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United Kingdom

03 Mar 2017

May accuses Sturgeon of playing politics

Theresa May accused Nicola Sturgeon of having “tunnel vision” concerning the call for a second Scottish independence referendum. May talked in a harsh unusual way against Scotland’s First Minister saying that any talk for the independence of Scotland is meant to cover the real problems like the condition of NHS and of the education system in that part of Great Britain.

Speaking at the annual Scottish Conservative conference in Glasgow, Theresa May had the opportunity to disparage Sturgeon who is one of the main critics of the Brexit. In her speech she said that Sturgeon has dedicated all her forces to achieve independence for Scotland but she has neglected to deal with the real daily problems of Scottish citizens like the state of the economy and the school reforms. “The Scottish National Party (SNP) government is only interested only in stoking up endless constitutional grievance and furthering their obsession with independence” said May and accused Sturgeon of twisting the truth and playing politics at the expense of Great Britain.

Theresa May warned, that the independence of Scotland would wrench it out of its big market. The SNP counter attacked, by describing May’s words as hypocrisies because she is criticising Scotland for wanting its independence while at the same time she is seeking a “hard” Brexit. Angus Roberson, a lead MP of the SNP, stated that “it’s ironic that May accuses others for political games when she is the one that treats EU citizens like bargaining chips and gambles the future of UK industry”.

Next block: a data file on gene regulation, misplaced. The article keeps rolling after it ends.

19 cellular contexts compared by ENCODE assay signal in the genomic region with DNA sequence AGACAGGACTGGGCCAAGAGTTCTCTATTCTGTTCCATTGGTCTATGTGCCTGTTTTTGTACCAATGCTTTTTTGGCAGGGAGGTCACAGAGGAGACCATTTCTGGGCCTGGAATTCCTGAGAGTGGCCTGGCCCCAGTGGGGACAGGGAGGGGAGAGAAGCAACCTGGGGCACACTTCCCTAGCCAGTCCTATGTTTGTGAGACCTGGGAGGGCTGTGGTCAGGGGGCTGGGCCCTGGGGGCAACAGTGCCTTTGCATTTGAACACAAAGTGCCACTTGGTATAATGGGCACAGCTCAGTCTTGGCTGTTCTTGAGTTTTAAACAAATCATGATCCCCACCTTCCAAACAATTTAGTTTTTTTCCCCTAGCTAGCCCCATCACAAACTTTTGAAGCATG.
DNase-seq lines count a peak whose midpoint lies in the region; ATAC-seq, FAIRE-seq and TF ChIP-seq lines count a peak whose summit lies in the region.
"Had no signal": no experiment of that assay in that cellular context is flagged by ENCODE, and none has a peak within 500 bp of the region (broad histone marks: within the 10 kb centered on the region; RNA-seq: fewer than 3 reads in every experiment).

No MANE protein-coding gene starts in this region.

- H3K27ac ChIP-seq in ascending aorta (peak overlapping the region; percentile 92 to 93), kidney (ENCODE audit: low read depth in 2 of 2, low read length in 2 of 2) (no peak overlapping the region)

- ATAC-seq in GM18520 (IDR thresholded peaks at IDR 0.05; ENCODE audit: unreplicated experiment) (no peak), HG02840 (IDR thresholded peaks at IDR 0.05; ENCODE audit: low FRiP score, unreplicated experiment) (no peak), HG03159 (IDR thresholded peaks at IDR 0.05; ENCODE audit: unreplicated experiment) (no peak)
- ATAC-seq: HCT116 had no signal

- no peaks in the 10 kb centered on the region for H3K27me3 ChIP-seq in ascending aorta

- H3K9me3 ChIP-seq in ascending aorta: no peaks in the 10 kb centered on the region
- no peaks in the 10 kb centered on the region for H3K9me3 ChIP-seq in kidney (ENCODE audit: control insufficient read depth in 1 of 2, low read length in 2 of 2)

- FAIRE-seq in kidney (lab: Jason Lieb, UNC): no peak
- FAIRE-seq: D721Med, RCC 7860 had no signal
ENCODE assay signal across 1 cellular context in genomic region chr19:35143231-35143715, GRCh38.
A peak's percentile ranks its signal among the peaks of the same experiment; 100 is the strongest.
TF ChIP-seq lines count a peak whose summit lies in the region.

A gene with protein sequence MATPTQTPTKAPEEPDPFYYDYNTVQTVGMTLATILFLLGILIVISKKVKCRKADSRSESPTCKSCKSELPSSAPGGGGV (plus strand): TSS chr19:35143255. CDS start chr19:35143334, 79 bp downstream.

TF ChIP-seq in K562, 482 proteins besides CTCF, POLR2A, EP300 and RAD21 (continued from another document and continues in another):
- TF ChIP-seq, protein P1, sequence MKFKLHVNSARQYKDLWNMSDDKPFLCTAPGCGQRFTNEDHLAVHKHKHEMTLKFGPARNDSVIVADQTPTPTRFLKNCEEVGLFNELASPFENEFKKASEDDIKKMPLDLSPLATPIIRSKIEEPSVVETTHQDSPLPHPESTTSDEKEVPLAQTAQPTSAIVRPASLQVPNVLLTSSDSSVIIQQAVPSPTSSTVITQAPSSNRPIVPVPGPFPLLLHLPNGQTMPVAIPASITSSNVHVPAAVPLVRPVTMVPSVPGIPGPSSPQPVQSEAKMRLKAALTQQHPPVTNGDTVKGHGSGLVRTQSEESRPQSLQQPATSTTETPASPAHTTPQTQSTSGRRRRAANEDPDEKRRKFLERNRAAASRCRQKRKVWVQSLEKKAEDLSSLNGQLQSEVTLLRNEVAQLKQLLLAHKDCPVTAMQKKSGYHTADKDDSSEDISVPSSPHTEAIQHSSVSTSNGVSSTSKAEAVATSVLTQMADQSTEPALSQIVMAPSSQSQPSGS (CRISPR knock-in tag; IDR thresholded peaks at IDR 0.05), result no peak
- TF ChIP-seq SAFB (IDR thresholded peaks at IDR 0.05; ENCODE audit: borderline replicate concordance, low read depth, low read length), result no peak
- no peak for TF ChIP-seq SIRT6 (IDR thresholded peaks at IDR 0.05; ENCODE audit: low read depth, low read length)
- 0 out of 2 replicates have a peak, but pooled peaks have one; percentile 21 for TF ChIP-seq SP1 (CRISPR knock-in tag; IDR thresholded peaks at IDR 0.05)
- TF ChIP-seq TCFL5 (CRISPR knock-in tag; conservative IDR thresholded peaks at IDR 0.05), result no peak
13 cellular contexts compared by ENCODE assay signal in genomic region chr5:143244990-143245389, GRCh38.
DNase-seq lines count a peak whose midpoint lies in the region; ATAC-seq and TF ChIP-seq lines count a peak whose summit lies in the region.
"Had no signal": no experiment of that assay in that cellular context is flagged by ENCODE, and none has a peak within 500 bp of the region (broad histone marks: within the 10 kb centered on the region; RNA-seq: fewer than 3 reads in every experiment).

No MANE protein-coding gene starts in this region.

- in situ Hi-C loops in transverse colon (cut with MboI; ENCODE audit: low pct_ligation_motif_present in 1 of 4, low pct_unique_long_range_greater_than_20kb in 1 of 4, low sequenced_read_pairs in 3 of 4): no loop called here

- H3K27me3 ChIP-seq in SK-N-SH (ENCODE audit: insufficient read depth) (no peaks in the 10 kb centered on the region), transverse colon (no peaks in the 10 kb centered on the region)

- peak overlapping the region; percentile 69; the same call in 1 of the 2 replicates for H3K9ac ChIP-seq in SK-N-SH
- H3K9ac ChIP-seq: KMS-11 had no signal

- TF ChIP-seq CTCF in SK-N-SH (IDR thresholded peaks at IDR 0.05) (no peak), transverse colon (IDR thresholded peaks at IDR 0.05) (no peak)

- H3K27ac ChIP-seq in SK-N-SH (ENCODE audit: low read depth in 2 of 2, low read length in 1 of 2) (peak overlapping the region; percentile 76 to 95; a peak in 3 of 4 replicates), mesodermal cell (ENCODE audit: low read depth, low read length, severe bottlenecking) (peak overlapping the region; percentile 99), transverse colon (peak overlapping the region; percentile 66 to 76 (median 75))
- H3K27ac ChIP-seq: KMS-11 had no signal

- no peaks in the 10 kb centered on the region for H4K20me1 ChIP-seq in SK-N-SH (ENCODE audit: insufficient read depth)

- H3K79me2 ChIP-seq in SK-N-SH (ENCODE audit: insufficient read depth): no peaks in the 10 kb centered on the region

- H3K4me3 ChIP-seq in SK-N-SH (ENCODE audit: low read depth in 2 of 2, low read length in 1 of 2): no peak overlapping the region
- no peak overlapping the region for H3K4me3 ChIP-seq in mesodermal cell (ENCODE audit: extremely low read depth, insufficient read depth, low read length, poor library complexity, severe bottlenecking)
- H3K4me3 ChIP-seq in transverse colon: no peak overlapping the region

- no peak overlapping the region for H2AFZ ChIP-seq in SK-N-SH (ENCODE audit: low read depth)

Nicola Sturgeon, who is the first woman to hold the position of Scottish First Minister, has pressed May for concessions in matters of accessing the single market and for substantial new powers been given to Scotland after the Brexit. Sturgeon has threatened that if Scotland is not satisfied, there will be a second referendum for independence. The SNP officials have stated, that when Article 50 is triggered a referendum will be “legitimate and almost necessary”.

May responded, and said that “it’s not a matter whether there could be a referendum but a matter of should there be at all such a referendum”. The British Prime Minister rhetorically asked if Scotland would benefit from Brexit when the UK will take over significant policy and spending powers which are now controlled by the European Union.

May is bound to hold on to the UK’s government promise that no powers will be taken away from Scotland and added that “it could gain more powers in the future”. The term “could” was judged as unsatisfactory by the SNP officials. Sturgeon accused May’s government that her demands are being ignored and that there is a plan to reduce Scotland’s control over fisheries and farming.

In September 2014, Scotland held its first referendum for independence. 55.3% voted against the independence in the highest recorded turnout (84.6%) for an election or a referendum in the history of the UK.